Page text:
QUOTE: "It is clear at the moment that larger biotech multinational companies have been reasonably successful in associating their own narrow commercial interests with the broader development goals of the Indian state. It is ironic that they have achieved this at a time when many other countries, notably the very country they seem to regard as their greatest competitor, China, has made a relative retreat from its former unbridled support for the technology. China should offer a salutary lesson in this regard. The battle to define biotechnology futures and whom the technology should serve will not be won easily in India or anywhere else."
That quote comes at the end of an interesting report, 'Biotech firms, biotech politics: negotiating GMOs in India' by Dr Peter Newell. Newell is currently at the Centre for Globalisation and Regionalisation at the University of Warwick but was previously a Research Fellow at the Institute of Development Studies, University of Sussex, U.K.
The report, published by the Institute of Development Studies, mostly looks at what Dr Newell terms "the material power wielded by some biotech firms and the level of access and influence that they are able to secure through institutional means". That influence, he says, is neatly symbolised by leading government officials with Monsanto filofaxes or Monsanto calendars upon their wall.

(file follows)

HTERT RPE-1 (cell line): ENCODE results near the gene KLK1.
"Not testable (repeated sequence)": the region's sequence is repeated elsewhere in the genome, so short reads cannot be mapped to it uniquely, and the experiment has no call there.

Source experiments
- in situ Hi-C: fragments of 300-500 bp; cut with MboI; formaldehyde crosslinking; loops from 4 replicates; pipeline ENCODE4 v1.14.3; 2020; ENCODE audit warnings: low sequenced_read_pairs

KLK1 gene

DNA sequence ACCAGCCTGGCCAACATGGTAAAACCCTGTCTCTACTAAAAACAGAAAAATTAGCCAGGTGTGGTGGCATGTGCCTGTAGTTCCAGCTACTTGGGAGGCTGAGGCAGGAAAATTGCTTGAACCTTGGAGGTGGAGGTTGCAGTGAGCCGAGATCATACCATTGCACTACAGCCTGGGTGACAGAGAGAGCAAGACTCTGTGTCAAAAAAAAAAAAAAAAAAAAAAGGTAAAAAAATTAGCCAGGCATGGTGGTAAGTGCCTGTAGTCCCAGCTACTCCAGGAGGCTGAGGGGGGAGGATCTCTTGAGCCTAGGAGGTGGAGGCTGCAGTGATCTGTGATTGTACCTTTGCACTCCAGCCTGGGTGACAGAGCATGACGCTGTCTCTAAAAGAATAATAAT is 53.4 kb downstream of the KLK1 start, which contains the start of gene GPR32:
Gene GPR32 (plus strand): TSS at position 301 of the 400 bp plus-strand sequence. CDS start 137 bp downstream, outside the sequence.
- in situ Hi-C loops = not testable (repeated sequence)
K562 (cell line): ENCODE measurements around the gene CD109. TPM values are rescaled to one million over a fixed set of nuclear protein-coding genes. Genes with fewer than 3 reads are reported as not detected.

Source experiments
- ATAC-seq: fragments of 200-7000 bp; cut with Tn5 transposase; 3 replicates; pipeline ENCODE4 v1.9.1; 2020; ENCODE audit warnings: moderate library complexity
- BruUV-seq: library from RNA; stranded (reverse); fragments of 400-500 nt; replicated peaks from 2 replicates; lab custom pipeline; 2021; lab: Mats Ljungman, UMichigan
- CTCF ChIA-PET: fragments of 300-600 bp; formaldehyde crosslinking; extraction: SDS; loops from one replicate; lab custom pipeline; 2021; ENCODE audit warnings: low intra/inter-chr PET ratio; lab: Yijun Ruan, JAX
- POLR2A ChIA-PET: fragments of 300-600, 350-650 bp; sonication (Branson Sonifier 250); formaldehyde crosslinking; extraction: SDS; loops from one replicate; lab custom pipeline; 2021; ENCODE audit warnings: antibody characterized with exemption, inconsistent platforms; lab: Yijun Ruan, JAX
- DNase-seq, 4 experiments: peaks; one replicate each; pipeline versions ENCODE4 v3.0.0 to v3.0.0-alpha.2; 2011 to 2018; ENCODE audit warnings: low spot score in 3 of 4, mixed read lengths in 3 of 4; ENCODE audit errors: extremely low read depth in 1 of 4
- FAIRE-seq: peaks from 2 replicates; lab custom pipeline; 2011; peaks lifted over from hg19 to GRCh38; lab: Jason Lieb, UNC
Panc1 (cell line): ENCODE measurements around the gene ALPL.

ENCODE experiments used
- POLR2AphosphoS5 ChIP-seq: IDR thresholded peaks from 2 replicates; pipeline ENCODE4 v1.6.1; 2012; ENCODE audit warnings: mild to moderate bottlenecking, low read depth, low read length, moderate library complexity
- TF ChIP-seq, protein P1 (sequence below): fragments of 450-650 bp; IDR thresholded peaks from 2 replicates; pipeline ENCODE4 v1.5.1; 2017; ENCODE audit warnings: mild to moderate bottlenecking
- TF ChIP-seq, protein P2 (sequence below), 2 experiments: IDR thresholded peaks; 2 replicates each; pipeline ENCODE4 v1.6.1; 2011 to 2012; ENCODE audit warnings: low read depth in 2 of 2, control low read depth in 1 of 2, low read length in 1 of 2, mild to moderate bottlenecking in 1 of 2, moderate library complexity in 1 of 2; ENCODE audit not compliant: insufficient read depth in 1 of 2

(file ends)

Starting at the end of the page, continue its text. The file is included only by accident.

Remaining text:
Of just as much interest to many GM Watch subscribers is the final section of the report which considers another "important part of the story" of the promotion of biotechnology in India: "the social construction of the commercial potential of biotechnology."
In essence the report is pointing to how the creation of the right kind of narratives or story telling - myth making even - can help "to boost perceptions of the material potential of the sector as well as ensure high levels of government interest in the industry's activities, key to sustaining institutional access."
The report suggests industry achieves a virtuous circle. The material power of the biotech industry helps to secure institutional access and to "create a conducive environment for the construction of discourses supportive of biotech development". At the same time, "the prevalence and potency of discourses about the centrality of biotechnology to India's ability to meet broader development goals of growth and food security creates space for institutional access and helps to encourage investment in the biotech sector."